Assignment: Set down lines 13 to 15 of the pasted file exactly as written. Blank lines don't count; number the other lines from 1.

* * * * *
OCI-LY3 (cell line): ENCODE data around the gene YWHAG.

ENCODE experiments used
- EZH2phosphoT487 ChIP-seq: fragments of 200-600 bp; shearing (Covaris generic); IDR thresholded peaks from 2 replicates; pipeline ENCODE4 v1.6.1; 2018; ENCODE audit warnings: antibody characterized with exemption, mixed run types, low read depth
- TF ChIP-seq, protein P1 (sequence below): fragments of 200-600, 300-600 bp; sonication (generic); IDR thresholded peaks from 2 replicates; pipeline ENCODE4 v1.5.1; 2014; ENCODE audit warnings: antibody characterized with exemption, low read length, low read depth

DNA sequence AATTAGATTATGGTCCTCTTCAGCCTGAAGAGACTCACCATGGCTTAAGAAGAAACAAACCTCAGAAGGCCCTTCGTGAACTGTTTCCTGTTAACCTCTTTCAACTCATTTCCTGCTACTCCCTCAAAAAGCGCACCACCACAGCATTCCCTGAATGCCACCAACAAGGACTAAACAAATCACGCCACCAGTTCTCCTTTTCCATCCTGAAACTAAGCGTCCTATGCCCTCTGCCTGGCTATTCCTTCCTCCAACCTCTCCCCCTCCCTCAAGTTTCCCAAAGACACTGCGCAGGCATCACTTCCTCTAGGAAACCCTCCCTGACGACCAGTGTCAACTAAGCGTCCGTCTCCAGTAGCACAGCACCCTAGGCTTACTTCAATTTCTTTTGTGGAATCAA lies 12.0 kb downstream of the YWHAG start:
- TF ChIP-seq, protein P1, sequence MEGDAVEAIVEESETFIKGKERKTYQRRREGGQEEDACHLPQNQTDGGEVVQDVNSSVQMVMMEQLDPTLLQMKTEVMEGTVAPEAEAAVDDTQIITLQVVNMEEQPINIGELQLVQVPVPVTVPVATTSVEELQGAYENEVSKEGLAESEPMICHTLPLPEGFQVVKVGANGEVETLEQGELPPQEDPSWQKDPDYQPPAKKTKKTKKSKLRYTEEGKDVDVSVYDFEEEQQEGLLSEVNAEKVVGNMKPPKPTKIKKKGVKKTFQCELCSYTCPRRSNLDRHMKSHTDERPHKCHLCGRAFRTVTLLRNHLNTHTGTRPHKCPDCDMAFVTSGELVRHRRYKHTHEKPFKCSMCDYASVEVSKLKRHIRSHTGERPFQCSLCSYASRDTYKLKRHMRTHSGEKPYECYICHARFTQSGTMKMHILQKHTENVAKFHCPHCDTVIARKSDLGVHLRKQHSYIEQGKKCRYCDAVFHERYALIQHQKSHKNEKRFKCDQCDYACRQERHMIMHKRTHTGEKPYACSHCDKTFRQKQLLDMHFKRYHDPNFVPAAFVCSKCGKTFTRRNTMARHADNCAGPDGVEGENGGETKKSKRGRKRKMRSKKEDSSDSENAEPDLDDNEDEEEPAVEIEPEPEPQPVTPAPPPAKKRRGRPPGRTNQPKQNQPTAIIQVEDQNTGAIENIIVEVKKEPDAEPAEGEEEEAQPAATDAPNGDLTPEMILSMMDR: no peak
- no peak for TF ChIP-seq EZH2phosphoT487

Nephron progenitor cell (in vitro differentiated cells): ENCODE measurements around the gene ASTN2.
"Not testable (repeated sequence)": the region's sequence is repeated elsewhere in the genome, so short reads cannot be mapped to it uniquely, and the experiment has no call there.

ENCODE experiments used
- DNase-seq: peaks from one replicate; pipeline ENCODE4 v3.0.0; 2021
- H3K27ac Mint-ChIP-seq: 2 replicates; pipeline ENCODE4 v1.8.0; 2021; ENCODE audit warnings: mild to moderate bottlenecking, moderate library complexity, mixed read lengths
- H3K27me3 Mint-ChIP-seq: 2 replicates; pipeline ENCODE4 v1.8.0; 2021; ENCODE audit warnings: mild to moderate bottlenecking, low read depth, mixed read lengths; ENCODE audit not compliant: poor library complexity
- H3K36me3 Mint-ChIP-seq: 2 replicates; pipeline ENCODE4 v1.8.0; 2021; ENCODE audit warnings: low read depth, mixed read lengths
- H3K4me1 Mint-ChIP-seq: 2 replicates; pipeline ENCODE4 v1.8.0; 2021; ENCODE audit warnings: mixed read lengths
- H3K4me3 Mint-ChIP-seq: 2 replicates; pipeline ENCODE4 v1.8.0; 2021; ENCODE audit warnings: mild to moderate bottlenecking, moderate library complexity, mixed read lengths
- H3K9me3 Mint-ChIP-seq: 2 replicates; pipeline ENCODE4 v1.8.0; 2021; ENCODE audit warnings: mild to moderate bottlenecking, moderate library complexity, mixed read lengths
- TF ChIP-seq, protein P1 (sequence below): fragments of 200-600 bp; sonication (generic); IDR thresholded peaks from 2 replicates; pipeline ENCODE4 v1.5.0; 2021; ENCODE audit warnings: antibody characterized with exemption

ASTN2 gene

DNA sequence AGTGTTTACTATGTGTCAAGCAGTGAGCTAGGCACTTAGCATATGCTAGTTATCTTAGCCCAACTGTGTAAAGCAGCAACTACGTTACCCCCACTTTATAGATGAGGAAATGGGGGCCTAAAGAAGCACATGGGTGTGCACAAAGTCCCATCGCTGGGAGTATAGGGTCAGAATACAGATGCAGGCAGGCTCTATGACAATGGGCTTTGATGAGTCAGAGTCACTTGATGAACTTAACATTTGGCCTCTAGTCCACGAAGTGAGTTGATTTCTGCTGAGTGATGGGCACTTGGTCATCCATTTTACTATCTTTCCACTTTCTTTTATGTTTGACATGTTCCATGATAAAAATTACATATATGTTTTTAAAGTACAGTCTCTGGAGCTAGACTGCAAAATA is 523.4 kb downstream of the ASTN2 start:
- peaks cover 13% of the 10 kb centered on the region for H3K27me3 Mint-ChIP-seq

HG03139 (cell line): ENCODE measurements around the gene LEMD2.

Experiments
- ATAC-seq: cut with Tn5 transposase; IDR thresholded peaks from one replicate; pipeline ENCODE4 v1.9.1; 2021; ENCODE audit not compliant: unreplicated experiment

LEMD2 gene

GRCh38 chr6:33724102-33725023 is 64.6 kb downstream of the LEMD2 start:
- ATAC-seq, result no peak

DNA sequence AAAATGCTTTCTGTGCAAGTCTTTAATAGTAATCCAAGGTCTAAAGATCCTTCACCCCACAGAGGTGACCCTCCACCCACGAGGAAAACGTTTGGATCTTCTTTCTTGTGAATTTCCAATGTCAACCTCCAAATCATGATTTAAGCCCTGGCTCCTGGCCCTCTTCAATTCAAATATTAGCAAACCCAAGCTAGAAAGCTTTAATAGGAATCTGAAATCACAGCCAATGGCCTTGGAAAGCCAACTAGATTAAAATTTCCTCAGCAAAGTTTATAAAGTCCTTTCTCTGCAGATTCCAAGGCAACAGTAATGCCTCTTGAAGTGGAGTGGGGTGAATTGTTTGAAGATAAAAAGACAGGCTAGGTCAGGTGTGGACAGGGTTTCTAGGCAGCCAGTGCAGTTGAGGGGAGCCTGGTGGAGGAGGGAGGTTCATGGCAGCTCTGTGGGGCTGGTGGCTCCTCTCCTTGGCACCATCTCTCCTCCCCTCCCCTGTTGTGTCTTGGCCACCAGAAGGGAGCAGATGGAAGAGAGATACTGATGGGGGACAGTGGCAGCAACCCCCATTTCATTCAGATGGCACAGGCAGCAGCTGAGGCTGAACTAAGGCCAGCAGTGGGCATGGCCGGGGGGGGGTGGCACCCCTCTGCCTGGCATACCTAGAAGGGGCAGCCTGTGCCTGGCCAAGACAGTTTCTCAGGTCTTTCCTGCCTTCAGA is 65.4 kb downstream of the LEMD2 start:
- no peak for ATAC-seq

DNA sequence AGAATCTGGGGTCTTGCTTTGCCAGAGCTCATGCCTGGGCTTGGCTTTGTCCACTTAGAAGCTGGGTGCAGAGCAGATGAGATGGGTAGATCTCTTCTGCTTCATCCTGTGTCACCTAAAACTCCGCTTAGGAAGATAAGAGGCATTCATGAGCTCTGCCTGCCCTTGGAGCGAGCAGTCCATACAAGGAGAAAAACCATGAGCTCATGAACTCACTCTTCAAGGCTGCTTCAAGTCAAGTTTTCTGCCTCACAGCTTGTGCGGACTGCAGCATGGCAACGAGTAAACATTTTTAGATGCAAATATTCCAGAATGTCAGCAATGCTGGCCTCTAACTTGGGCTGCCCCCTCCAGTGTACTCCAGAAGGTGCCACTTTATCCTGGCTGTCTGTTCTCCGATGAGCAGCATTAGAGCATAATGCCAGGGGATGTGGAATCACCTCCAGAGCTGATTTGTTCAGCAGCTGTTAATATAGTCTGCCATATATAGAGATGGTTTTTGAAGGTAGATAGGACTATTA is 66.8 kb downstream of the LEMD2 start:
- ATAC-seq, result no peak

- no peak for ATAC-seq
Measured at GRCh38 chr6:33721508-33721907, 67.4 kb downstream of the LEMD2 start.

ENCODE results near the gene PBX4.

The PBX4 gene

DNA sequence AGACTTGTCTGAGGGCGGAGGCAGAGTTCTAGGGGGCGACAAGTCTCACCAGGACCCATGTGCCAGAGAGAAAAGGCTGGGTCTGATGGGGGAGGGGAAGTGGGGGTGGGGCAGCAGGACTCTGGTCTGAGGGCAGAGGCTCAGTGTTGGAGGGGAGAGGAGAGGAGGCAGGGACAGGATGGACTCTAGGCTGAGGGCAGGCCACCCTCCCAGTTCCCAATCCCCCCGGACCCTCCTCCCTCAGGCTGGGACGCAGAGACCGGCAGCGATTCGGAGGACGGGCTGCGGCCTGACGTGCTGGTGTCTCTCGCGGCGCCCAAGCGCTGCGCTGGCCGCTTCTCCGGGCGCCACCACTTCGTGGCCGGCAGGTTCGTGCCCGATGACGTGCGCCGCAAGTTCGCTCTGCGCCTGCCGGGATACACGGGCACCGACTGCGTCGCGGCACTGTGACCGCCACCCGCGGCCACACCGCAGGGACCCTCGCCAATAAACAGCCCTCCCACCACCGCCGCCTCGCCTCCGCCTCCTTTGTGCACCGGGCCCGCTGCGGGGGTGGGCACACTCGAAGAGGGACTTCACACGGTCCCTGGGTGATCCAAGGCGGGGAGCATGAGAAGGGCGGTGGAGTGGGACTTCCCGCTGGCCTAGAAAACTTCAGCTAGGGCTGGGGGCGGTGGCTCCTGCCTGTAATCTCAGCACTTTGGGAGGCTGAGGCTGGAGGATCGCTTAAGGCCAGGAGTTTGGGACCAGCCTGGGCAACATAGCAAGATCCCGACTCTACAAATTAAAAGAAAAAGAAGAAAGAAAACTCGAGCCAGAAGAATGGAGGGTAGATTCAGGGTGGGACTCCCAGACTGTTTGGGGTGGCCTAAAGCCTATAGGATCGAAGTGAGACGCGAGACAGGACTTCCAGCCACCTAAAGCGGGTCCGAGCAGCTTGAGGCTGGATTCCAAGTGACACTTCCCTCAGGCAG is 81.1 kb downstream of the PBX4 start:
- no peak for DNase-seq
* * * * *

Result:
- H3K27me3 Mint-ChIP-seq: 2 replicates; pipeline ENCODE4 v1.8.0; 2021; ENCODE audit warnings: mild to moderate bottlenecking, low read depth, mixed read lengths; ENCODE audit not compliant: poor library complexity
- H3K36me3 Mint-ChIP-seq: 2 replicates; pipeline ENCODE4 v1.8.0; 2021; ENCODE audit warnings: low read depth, mixed read lengths
- H3K4me1 Mint-ChIP-seq: 2 replicates; pipeline ENCODE4 v1.8.0; 2021; ENCODE audit warnings: mixed read lengths